These 3 Stocks Outperformed Even the Dow


The Dow Jones Industrial Average (INDEX: ^DJI) jumped 136 points yesterday, or over 1%, as ADP reported better-than-expected payroll numbers. It's been nearly two months since the index has enjoyed such gains, and while some companies like Pfizer (NYS: PFE) still had to contend with falling revenues and lower profits, there were plenty of others that were having a much better day than the Dow.


% Gain

OCZ Technology (NAS: OCZ)


Radian Group (NYS: RDN)


Research In Motion (NAS: RIMM)


But resist the urge to high-five everyone in the cubicles next to you. Smart investors won't celebrate until they know why their stock surged, because without a fundamental basis for the bounce, these stocks could just as quickly make the return trip down.

Solid as a rock?
Call it taking the medicine needed to cure you. Or, rather, maybe it's rearranging the curtains to make itself look more presentable for a buyer. OCZ Technology rallied yesterday after announcing plans to slash its workforce 28% as it cut production on a number of products to streamline the business. The solid-state-drive specialist said it's dropping 150 products while gutting its discount lines. It will reduce by 80% the value category so that it can focus on high-end -- and presumably high-margin -- products.

But investors should also be wary during its investigation into what went wrong this past quarter. It has yet to file its quarterly report. In a bid to gain share against Seagate Technology (NAS: STX) and Western Digital (NAS: WDC) , it lost control of customer rebate programs, leading to massive losses and causing the CEO to abruptly resign.

While still vulnerable to a buyout -- perhaps its only salvation at this point -- the drive maker could get a bounce. Rumors have been consistent that Seagate wants to buy it, but even if it's true, I don't think it will happen soon. Tell me in the comments box below what you think will be the fate of OCZ Technology.

Back from the dead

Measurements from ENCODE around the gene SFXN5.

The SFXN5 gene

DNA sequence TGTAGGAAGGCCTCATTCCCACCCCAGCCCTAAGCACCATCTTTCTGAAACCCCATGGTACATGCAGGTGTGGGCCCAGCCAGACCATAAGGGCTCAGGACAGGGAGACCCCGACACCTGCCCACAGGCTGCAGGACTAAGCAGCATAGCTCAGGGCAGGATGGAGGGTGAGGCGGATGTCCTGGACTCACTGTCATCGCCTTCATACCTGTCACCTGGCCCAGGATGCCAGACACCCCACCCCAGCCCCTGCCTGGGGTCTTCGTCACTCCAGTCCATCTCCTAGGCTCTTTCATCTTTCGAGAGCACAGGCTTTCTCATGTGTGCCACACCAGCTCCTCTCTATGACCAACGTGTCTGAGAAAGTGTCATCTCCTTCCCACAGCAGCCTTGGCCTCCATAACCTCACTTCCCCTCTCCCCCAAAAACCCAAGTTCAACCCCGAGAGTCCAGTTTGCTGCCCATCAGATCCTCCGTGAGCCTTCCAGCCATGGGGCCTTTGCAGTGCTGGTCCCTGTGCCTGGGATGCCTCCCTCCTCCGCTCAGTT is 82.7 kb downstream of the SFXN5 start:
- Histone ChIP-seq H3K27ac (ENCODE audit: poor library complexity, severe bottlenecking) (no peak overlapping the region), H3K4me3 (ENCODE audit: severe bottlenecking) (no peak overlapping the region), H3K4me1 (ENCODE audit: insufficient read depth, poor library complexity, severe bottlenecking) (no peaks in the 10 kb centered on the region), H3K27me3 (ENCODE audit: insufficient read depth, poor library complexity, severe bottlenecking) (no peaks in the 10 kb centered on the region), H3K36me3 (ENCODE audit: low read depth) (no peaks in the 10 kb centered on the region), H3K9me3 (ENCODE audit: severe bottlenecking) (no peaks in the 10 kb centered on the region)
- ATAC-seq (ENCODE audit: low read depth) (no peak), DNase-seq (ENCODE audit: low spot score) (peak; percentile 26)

Private mortgage insurer Radian Group seems intent on proving me wrong about how well it will survive. Considering Wall Street analysts had expected a loss of $0.52 a share, the $0.11 per share profit amounts to a pretty stunning reversal, even though revenue did come in 49% below the year-ago period.

Radian, like industry peers MGIC Investment (NYS: MTG) and Genworth Financial (NYS: GNW) , has been able to survive the collapse of the housing market and the government's takeover of the mortgage industry by being granted waivers to operate. Unlike its two peers, however, its risk-to-capital ratio dropped to 20.1-to-1, well below the statutory ceiling of 25-to-1. The other two have ratios far above the threshold. MGIC has said its ratios could go to 40-to-1 or even higher!

My concerns for the insurers stem from the relationship between the falling delinquencies they're reporting and the way they're achieving them through loan modifications. Mods tend to have high rates of re-default, and with the large numbers of homes in foreclosure or preparing to enter foreclosure, there will be continued pressure on prices -- meaning even more homeowners could be pushed to the brink. The insurers will be paying out when those defaults hit, and Radian's better ratios might not look so good in the near future.

Testing, testing!
You know your company is in trouble if the mere announcement that telecoms are testing your operating system is enough to send your stock soaring. BlackBerry maker Research In Motion was pushed higher after news that 50 telecoms are now testing the BlackBerry 10. When your brand has suffered the greatest loss of value this year and you've gone all-in on a new OS as being your last, best hope for survival, such news is welcome indeed.

Yet as diminished as its prospects are against Apple (NAS: AAPL) and Samsung, we shouldn't count out RIM just yet. The dominance of iOS and Android has carriers casting about for an alternative to untether their reliance upon the two systems, and the BB10 gives them just such an out.

My underperform rating of RIM on Motley Fool CAPS made in late August is the only thing underperforming at the moment, as the stock has been rallying, rising 17% from the time I weighed in on it compared to virtual breakeven results from the S&P 500. But I'm not sure the RIM rally can last, but let me know in the comments box below why you think this rise in fortunes might be here to stay.

Whoa, Nelly!
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Rich Duprey owns shares of Apple, Pfizer, and Seagate Technology. The Motley Fool owns shares of Apple and Western Digital. Motley Fool newsletter services recommend Apple. Try any of our Foolish newsletter services free for 30 days. We Fools may not all hold the same opinions, but we all believe that considering a diverse range of insights makes us better investors. The Motley Fool has a disclosure policy.

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Originally published